Bill Geer’s 40-Year Career in Natural Resources

Bill Geer - A Career in Natural Resources
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By Holly Endersby

According to Missoula resident Bill Geer, his whole life, including his work career, was influenced by Boy Scouts.

“I just loved everything about Boy Scouts,” he said. “It introduced me to the outdoors and a real connection with nature. I ended up an Eagle Scout, and that had a huge influence on my life.”

According to Geer, he simply lived for Scouts and the summer camps he went to, first as a youngster then later as a camp counselor.

“Those experiences are really what got me into a career in natural resources.”

Born in Salinas, Calif.—the birthplace of John Steinbeck—75 years ago from Canadian parents, Geer first started to learn auto mechanics after high school at a local college. But, as fate would have it, the building the auto shop was in burned down, forcing him to look elsewhere.

“I actually changed directions and got my degree in 1970 in Forestry from the University of Montana,” he said.

But Geer knew he wanted to increase his knowledge base and enrolled in graduate school at Montana State University, obtaining a degree in aquatic resources.

“My first job was at Georgetown Lake, working a project for Montana Fish and Wildlife that lead to the completion of my degree,” he said.

His first “real” job took him to Utah to work in fisheries for the Utah Department of Wildlife Resources. At that time, his main focus was on water pollution and its impact on fisheries. Soon, he became Chief of Fisheries Management and, in 1984, was promoted to the Director of the Utah Division of Wildlife Resources.

“My biggest career win in Utah was by bucking the governor and working to get fisheries designated as part of the “beneficial use of water” definition,” he said. “By law, those things that were beneficial uses had much greater protection, so being able to control in-stream flow to protect fish was a huge step forward. It was really the heart and soul of my job.”

His work in Utah had people outside the West noticing his ability to get things done. In 1989, Geer went to Washington DC to work for the National Fish and Wildlife Foundation, where he headed up their waterfowl management program that also included working with Canada.

“It was a challenging job, and I enjoyed it, but I left to return West and work for the Rocky Mountain Elk Foundation,” said Geer.

Originally Geer was the Utah Field Director covering the whole state for RMEF, but soon, he was called to Missoula, the organization’s headquarters, to head up field operations.

Part of his job with RMEF was to develop elk management plans and build convincing cases for people to support and engage in conservation efforts. One of his accomplishments happened when he was the staff representative to the Utah and Nevada RMEF chapters.

“The members in Elko wanted to restore elk to that area. They had been extirpated for many years, but we developed a restoration plan that included input and oversight from area landowners, which allowed the project to go forward and be successful in restoring elk to northern Nevada,” he said.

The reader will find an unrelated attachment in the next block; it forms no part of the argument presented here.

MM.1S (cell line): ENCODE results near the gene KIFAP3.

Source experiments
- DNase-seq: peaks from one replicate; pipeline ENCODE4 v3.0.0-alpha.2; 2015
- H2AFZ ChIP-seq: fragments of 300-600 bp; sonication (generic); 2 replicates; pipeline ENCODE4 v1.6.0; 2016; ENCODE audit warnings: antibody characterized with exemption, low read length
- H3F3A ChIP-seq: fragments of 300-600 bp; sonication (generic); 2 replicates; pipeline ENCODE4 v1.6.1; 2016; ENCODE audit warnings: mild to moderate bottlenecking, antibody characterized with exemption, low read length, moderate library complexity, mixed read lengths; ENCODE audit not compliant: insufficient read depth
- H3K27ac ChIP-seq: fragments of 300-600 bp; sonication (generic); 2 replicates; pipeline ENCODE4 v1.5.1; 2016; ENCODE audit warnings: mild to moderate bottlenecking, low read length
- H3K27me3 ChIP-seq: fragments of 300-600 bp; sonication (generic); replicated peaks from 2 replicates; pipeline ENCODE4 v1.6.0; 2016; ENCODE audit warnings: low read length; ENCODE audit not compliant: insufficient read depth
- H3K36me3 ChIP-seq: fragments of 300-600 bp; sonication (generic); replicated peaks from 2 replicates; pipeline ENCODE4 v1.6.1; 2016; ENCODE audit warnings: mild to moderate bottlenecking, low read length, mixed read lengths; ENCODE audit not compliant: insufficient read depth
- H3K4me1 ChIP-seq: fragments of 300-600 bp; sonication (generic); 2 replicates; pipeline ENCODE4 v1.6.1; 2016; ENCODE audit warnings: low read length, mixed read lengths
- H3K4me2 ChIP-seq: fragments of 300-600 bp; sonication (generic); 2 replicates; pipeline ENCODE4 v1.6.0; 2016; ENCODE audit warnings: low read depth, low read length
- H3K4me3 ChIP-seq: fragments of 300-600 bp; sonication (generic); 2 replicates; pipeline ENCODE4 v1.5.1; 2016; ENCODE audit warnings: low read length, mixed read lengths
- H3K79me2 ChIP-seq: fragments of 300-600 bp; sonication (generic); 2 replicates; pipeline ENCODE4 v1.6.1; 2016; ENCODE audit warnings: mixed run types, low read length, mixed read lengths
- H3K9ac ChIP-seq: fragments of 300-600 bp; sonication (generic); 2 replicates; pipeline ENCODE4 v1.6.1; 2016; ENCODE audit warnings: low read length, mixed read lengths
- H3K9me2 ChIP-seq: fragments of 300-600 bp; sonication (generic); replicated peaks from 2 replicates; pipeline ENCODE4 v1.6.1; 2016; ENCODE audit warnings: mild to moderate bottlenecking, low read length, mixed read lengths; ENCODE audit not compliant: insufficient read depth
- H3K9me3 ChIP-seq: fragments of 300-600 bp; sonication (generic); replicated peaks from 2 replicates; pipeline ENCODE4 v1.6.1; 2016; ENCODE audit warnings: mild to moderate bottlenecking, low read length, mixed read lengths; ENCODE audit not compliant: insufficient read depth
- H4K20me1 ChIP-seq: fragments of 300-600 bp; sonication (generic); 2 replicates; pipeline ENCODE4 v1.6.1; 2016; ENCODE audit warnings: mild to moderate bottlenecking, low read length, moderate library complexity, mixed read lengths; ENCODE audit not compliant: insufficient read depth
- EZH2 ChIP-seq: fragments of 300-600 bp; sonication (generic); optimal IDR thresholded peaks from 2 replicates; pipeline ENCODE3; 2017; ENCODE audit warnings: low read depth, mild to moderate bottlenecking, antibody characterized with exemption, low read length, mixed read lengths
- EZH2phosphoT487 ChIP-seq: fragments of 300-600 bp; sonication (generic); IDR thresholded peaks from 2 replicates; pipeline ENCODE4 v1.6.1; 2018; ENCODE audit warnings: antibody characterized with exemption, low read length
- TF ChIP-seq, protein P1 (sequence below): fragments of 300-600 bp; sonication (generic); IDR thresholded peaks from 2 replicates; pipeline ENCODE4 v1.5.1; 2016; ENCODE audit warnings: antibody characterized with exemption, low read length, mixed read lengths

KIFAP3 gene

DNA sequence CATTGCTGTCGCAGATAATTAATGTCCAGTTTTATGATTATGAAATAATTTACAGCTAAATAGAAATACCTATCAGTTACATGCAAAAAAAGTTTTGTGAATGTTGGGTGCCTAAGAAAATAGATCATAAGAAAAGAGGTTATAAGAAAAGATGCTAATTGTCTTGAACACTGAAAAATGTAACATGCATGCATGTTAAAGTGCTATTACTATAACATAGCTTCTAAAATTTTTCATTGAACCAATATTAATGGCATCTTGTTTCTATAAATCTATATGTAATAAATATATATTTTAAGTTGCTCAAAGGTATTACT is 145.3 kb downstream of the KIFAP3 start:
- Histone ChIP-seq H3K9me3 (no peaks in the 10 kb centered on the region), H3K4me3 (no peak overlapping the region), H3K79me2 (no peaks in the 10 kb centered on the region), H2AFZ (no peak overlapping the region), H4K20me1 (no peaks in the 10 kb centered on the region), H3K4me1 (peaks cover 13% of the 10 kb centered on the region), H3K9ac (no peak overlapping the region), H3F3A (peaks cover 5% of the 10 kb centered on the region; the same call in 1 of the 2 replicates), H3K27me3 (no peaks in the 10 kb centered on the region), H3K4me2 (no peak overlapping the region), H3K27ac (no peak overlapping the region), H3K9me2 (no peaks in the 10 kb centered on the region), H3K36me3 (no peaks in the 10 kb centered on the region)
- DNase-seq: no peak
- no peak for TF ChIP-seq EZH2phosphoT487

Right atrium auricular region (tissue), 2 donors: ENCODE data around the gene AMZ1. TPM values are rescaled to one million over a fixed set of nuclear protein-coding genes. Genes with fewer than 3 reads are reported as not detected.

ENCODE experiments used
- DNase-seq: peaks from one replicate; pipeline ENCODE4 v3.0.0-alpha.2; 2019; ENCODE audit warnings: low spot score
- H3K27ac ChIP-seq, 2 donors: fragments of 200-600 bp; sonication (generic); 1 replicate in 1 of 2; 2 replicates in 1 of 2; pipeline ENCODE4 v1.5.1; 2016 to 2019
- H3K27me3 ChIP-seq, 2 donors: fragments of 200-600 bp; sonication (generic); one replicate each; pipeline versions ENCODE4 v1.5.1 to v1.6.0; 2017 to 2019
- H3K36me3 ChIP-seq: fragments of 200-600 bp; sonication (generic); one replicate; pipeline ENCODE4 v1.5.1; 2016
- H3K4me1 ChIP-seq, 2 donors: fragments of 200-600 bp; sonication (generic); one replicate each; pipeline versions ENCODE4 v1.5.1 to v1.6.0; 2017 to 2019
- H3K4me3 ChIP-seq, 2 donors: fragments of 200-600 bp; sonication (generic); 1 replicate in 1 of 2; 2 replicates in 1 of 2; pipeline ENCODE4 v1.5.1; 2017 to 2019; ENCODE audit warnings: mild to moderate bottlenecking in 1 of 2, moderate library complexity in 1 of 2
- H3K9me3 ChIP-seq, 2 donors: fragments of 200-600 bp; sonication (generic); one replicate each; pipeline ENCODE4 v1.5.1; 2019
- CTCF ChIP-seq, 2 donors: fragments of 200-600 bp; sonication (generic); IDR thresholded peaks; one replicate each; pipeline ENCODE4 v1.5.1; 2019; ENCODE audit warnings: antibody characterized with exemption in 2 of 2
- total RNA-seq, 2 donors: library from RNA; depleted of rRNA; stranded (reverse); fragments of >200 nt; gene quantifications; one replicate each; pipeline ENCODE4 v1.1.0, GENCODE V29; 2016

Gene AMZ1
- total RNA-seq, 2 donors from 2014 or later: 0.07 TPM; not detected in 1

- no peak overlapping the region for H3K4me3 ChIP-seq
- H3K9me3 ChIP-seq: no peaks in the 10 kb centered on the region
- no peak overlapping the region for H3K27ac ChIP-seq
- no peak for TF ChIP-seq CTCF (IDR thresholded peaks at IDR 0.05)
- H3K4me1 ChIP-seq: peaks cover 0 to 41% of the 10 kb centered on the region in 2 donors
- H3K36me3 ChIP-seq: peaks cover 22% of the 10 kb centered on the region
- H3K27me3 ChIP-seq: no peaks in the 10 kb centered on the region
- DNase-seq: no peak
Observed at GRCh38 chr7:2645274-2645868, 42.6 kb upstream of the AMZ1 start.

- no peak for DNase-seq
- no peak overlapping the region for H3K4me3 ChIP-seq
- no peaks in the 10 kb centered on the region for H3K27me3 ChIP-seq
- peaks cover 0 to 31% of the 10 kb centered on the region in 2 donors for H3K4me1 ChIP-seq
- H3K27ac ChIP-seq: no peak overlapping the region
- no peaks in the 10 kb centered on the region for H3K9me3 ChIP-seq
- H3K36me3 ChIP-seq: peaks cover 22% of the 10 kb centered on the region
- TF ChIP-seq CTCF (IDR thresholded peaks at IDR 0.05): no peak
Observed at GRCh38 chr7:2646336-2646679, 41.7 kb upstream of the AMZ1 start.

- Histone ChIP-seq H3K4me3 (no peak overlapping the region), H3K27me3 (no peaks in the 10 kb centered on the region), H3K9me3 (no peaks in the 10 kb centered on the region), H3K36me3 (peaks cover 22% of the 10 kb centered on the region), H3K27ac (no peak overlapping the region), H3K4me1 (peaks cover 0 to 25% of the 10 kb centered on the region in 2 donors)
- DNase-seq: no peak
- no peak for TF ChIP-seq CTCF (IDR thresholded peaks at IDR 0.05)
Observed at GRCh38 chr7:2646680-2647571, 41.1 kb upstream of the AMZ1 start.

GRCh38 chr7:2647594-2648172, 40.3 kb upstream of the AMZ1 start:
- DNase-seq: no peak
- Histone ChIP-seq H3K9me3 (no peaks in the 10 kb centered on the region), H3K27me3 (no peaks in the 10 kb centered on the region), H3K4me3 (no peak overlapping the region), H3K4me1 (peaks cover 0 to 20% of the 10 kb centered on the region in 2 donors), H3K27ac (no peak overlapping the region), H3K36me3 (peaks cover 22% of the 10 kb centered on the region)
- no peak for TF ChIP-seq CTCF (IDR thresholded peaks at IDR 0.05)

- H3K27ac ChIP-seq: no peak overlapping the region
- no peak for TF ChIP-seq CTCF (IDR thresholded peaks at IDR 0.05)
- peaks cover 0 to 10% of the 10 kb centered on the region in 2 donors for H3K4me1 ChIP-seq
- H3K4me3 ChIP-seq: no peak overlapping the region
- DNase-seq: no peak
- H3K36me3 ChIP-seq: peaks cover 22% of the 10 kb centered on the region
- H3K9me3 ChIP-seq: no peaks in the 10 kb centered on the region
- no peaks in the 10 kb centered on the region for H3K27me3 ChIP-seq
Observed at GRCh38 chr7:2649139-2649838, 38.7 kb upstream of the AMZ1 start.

“It’s important to document accomplishments so that volunteers feel their time, money, and effort pays off.”

Geer said his final move was to the Teddy Roosevelt Conservation Partnership, working in Missoula to coordinate RMEF efforts in the West. “I had great people to work with as we focused on public lands and wildlife in the West.”

Now, despite having retired, Bill’s days are filled with volunteer responsibilities. He’s past president and current board member of the Montana Wildlife Federation where the emphasis has gradually moved to focus on climate change and its effect on wildlife.

When I spoke with Geer, he was busy setting up for the yearly Hellgate Hunters and Anglers banquet in Missoula. He’s been on the board of that local nonprofit for 12 years, and they hold a special spot in his heart.

Another nonprofit headquartered in Missoula is Backcountry Hunters and Anglers. To continue to support this influential U.S. and Canadian nonprofit, Geer became a Life Member.

According to Katie McKalip, VP for External Affairs and Communications at BHA, Geer is widely respected and universally liked.

“Bill has had an outsized imprint on fish, wildlife, and our public lands and water due to his career-long focus on conservation,” she said. “He’s never shied away from tackling the tough issues, and even in retirement, he continues to advocate for the critters, places, and opportunities outdoors men and women cherish.”

Geer received the 2020 BHA Aldo Leopold Award recognizing exceptional work and dedication to the conservation of wildlife habitat.

But now, Geer pours most of his efforts into, a group that focuses exclusively on climate change.

“I’ve been on the board for several years and am part of the leadership team that helps us plan our climate actions,” he said. “We are working to move Montana energy development and energy production to renewable and sustainable methods. It’s a big challenge, but we’re not going to give up.”

Geer noted his “end game” is putting his energy and creativity to work for public involvement in this issue.

“Being able to work 40 years in natural resources was what I dreamed it could be,” he said. “I got to work in a field I loved, and it all started with Boy Scouts. There’s nothing more I wished I could have done, and there’s nothing I regret.”

It is, indeed, a life well lived. MSN

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